What is your take on qualifications [certifications] over experience? I’ve talked with some hiring managers and about 50% say experience is better when it comes to applying for new jobs. I know my 15+ years experience can take me so far, but I’m looking to improve my standing and employable.
So, from the spelling I’m guessing we’re in different countries, and that does make a difference. Your local intel might be better for you than mine. But I recently (back in March-April 2018) had reason to do some fairly extensive research into this, and I’ll just share what I learned.
Very few organizations formally track the technology skill levels of their technologists, and very few organizations formally track even the skills and skill levels their job roles require. What they tend to track are the soft skills a role requires – “must have good team leading skills,” “must have good written communication skills,” etc. The actual question of, “do you have the technical chops to hold down this role” comes down to the hiring manager, and it tends to be a very subjective, ad-hoc analysis.
Many organizations apply a number of “gates” in their job postings. These are intended to just be easy-to-check filters. The theory is that, “anyone who’d be legitimately qualified will already have met these, so we’ll use them to weed out the chaff.” This is where your standard requirements for a four-year degree come from, along with Acronym Soup like “must have MCSE/CCNE/WTF.” That theory isn’t a great one, it turns out, but it’s got so much “gut instinct appeal” that companies just won’t stop doing it. I once had a friend who was declined for even an over-the-phone job interview, because he didn’t have the WXYZ certification in the job posting. Thing is, he wasn’t allowed to have that certification, because he presently worked for the vendor itself inside the team that developed the product covered by the certification. So. The theory breaks down a lot.
Next up, you’ve got anything involving code. Code-centric certifications have never taken off, in the 20+ years I’ve been in this business, because of a key fact: coders can take code with them. Code itself acts as a portfolio. You can show someone at least chunks of your code; you don’t need some “trusted third party” to certify you because you can show your work. Infrastructure people, on the other hand, can’t exactly carry around the last network they built, and so certifications have rather flourished in the infrastructure world.
What most people don’t realize is that most infrastructure certifications only seek to validate that you are minimally qualified for whatever role they’re certifying. So an MCSA seeks to certify that you are minimally qualified to administer whatever the MCSA is about. Minimally, not expertly. An MCSA is not an expert; they’re quite literally the bare minimum that 80% of employers could scrape by with. That’s certainly an argument for the acronym being a job posting filter, and it’s an argument for taking the damn tests – if you’re any good, passing the tests shouldn’t be that burdensome.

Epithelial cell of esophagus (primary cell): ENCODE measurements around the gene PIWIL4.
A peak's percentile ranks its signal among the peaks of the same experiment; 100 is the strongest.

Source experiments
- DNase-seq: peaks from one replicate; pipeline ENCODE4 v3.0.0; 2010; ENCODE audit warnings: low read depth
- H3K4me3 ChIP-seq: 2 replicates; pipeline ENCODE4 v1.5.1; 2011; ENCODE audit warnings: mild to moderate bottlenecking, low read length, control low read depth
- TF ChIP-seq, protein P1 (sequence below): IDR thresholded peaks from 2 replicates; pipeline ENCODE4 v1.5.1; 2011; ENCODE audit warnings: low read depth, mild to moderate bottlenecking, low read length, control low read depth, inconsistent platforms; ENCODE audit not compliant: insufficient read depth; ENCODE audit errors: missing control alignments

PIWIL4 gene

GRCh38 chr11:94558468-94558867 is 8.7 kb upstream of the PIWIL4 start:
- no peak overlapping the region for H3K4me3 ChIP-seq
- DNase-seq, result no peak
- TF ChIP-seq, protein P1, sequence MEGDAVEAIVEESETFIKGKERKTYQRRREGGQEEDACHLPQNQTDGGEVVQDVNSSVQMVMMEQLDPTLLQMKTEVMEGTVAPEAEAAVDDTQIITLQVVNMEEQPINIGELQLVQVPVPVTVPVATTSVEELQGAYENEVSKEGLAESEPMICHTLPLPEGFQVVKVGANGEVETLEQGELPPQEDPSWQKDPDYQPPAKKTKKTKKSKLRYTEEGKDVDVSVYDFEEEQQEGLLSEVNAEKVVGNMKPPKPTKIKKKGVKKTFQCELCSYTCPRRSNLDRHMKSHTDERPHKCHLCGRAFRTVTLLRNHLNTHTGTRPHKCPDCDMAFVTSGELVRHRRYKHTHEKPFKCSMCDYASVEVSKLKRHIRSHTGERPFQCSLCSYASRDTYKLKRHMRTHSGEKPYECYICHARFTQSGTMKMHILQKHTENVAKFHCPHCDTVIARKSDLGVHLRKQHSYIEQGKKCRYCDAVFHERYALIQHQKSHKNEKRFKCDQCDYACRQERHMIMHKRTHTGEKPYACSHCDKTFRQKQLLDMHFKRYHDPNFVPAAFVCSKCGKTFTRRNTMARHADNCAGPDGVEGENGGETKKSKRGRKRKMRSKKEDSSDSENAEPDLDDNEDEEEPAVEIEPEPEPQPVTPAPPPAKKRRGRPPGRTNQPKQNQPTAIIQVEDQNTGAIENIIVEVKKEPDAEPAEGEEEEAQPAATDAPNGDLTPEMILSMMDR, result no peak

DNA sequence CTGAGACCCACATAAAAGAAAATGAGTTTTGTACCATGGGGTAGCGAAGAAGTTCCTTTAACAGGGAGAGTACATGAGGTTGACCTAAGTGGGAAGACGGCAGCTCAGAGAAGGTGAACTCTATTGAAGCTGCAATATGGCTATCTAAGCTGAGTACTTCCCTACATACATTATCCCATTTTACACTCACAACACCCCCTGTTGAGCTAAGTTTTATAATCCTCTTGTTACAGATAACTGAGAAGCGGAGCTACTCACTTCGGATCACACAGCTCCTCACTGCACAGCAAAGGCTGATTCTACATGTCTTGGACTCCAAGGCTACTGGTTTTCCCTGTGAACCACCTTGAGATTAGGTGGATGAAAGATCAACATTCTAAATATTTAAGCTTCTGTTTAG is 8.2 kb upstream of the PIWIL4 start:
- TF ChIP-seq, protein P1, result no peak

Experience is always better. Full-stop. The fact that you have done something means your brain has the synaptic networks to repeat what you have done. But where IT people tend to suck, in my experience, is in communicating their experience in a concise way. Resumes are a stack of acronyms and product names, not outcomes that they have created. And think about the “hard things” in your environment that you’ve done – it’s almost always troubleshooting and fixing, not building net-new. So a resume that just says “Windows Server 2016” on it doesn’t tell me, as a hiring manager, jack-shit about your troubleshooting or fixing skills.
So I would put most of my effort into better communicating the outcomes you can create. See, I learned that early-on. When I was an aircraft mechanic apprentice, some of the older mechanics explained that, in the government, job postings always includes KSAs – Knowledge, Skills, and Abilities. They said, “every time you do any job task for the first time,” write it down, and the date, in a journal. Then you’ll be able to fill out the KSA sections of the job posting easily. So I’ve always been in a habit of writing down key job tasks I’ve learned to do, and when I learned to do them. Boom, instant resume. And yes, that gets to be a big list. So how would you handle that as an IT problem solver? Maybe your resume has the highlights, and refers people to a website you built, with a searchable database of tasks you’ve performed. Boom, online job-task-journal, ready to go for any job-hunting needs, as well as a portfolio item of how you can build out a meaningful piece of infrastructure.